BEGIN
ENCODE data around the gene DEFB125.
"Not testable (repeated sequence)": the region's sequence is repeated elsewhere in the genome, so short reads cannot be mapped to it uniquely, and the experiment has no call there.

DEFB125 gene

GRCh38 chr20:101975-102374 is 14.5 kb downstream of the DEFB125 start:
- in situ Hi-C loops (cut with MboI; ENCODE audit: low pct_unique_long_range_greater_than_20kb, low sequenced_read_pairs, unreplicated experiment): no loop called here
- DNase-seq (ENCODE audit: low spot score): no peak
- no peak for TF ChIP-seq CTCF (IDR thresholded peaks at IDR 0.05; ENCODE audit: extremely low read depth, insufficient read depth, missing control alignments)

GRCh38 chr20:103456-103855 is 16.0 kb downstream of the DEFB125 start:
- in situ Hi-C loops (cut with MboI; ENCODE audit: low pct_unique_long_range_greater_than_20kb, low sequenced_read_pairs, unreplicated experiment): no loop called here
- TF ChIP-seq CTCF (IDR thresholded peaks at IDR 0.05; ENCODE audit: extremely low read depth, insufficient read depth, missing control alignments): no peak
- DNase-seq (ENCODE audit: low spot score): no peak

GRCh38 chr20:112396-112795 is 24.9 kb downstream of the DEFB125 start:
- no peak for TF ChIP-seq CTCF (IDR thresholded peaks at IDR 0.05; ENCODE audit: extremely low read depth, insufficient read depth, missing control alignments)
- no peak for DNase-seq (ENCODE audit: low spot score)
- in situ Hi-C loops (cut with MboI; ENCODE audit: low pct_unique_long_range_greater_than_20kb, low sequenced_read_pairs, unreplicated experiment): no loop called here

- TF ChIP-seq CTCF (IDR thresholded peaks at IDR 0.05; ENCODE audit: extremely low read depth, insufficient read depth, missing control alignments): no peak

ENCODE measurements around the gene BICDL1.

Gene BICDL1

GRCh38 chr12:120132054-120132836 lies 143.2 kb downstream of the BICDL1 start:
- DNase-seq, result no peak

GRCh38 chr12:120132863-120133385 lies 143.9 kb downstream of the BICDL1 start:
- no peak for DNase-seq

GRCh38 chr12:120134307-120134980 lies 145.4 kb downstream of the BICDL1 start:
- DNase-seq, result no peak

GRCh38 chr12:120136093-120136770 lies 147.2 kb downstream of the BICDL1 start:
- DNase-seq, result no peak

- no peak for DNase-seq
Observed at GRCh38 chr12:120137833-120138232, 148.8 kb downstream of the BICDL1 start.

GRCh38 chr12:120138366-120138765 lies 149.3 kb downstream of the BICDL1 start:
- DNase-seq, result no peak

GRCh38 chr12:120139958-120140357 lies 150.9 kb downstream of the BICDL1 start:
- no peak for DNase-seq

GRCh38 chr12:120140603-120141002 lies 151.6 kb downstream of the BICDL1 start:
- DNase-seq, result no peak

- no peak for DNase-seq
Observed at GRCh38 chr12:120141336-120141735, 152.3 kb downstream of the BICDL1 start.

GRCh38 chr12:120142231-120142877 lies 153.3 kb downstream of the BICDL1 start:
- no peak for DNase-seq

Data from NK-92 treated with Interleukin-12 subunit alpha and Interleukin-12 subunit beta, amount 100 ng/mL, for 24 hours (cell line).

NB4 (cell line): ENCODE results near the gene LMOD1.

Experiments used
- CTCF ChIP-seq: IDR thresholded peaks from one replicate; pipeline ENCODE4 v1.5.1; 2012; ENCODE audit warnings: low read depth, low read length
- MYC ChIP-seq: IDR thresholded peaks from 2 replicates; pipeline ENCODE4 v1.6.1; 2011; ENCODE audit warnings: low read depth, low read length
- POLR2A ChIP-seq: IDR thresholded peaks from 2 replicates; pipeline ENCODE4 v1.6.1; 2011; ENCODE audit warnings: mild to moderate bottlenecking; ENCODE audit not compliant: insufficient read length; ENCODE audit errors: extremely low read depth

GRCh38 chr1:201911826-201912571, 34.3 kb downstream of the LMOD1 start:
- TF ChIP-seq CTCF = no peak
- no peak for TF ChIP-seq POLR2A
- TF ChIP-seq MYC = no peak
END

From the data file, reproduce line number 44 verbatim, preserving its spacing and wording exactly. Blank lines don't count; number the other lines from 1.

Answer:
- POLR2A ChIP-seq: IDR thresholded peaks from 2 replicates; pipeline ENCODE4 v1.6.1; 2011; ENCODE audit warnings: mild to moderate bottlenecking; ENCODE audit not compliant: insufficient read length; ENCODE audit errors: extremely low read depth